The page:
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Thursday, December 01, 2005


The Lost Oceans of Mars

Image credit ESA
This weeks issue of the journal Nature is packed with news of interest to the Astronomical community. Mars rates high on the list. Firstly, the MARIS radar array, which is seeking buried water, appears to have found ice in a mid-latitude crater. This could be remanants of water that once flowed through Valles Marineris. MARIS will start seeking water in earnest in the coming weeks.

Image Credit ESA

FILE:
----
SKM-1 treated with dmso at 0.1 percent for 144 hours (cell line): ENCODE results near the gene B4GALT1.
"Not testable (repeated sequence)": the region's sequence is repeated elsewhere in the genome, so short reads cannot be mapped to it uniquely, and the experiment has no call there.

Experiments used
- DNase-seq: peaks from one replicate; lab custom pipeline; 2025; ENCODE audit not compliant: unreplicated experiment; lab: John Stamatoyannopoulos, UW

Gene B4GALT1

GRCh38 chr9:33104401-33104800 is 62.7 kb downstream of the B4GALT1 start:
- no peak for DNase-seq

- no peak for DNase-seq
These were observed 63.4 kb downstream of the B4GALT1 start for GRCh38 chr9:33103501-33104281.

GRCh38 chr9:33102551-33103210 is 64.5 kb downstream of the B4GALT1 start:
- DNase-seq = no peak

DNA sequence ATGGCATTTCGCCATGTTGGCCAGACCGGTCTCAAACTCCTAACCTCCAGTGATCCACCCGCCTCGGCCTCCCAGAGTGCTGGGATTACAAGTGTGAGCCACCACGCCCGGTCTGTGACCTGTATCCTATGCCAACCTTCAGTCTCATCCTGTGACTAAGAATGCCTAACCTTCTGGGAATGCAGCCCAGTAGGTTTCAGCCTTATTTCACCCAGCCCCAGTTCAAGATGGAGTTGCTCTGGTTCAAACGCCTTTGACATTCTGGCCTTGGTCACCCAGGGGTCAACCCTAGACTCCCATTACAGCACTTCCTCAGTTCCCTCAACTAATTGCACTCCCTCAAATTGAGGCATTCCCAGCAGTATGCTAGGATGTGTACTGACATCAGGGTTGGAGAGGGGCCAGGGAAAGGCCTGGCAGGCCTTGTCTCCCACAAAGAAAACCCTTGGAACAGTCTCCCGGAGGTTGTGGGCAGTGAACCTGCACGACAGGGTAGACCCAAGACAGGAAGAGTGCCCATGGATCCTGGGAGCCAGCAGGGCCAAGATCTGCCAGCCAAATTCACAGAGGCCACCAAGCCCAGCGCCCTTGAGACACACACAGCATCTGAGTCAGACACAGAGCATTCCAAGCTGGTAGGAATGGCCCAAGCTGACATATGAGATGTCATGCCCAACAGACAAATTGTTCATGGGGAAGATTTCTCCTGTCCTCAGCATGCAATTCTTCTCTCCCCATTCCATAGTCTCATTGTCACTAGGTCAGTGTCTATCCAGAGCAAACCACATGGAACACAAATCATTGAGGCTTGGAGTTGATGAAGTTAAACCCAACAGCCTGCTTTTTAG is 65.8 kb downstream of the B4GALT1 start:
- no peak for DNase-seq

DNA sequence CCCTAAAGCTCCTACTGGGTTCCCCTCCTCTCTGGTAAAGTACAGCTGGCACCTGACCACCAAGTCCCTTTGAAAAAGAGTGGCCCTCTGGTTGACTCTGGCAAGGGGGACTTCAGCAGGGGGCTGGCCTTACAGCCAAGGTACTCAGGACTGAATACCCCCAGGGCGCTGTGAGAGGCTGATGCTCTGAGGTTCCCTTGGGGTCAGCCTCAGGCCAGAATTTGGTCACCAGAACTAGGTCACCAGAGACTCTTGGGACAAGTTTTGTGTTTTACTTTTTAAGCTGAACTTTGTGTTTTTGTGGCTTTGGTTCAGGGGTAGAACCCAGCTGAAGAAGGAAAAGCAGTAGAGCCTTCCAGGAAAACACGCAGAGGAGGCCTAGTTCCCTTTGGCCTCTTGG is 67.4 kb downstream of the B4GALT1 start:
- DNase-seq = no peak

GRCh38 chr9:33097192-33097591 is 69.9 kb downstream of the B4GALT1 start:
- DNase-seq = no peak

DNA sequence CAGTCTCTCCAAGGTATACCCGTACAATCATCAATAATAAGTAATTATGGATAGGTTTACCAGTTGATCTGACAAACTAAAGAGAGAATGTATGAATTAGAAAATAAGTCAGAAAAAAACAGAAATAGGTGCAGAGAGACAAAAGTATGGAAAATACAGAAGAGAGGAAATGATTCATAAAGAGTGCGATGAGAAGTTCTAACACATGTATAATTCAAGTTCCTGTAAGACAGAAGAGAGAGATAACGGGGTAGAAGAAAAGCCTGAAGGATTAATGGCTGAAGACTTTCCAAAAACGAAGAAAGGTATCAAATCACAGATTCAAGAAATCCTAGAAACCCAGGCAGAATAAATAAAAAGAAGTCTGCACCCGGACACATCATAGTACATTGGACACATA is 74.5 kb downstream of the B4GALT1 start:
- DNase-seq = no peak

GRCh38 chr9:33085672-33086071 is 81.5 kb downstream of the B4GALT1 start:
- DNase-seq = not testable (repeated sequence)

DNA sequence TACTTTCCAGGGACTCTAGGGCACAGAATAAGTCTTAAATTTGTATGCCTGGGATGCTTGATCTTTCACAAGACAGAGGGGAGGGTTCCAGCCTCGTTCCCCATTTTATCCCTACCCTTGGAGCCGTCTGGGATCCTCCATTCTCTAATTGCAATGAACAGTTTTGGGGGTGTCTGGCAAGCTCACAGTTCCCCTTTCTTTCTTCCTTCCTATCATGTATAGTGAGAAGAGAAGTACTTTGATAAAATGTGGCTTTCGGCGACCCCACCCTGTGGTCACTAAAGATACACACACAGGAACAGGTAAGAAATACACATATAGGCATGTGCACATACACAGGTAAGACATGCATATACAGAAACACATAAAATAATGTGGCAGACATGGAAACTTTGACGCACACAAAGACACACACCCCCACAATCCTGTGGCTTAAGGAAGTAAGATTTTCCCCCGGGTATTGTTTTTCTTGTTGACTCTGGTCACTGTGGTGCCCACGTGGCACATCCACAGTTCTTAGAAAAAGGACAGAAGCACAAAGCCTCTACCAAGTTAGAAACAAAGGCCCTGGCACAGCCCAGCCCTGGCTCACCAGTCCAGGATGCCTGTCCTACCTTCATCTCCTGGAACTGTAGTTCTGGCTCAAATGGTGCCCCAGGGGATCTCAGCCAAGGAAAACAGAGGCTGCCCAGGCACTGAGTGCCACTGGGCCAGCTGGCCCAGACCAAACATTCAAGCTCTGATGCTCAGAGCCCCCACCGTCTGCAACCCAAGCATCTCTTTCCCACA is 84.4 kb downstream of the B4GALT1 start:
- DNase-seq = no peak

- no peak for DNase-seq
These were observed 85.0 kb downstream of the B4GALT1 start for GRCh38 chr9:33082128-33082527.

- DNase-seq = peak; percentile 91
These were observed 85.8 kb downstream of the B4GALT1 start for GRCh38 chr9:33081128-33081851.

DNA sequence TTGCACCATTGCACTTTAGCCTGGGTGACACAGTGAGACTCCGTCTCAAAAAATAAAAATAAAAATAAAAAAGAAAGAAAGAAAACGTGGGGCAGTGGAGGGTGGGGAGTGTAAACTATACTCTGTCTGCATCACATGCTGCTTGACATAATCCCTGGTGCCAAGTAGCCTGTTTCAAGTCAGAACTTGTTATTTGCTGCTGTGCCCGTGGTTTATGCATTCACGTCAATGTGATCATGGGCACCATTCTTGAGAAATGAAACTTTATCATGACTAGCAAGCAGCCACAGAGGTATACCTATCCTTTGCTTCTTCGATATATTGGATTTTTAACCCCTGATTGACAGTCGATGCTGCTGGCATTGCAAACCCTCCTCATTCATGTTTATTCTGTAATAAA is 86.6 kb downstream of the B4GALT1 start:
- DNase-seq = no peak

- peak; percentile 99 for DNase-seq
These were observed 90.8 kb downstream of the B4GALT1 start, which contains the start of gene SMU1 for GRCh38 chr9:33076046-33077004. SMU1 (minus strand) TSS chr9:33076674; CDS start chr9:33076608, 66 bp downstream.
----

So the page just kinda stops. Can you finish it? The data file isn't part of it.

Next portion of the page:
Also, the OMEGA spectrometer has found evidence of clays in the old uplands of Mars. While the Mars rovers and orbital reconnaissance have found abundant evidence of past water on Mars, it appears to have been acidic, which is not conductive to forming clays. The finding of clays in the oldest terrains suggest that at early periods, between 4.0-3.5 Billion years ago, Mars was warm and wet and somewhat Earth-like, then as Mars evolved the water became salty and acidic before disappearing.

In other news Hayabusa has almost certainly got asteroidal samples, but it's engines seem to be playing up, casting doubt on a return to Earth. There is also the first in-depth reports of the Titan mission, but these are all subscriber only (so no links). I'll try and summarise later on, but particularly interesting is that the aerosols in Titan's atmosphere are complex, nitrogen containing organic compounds.

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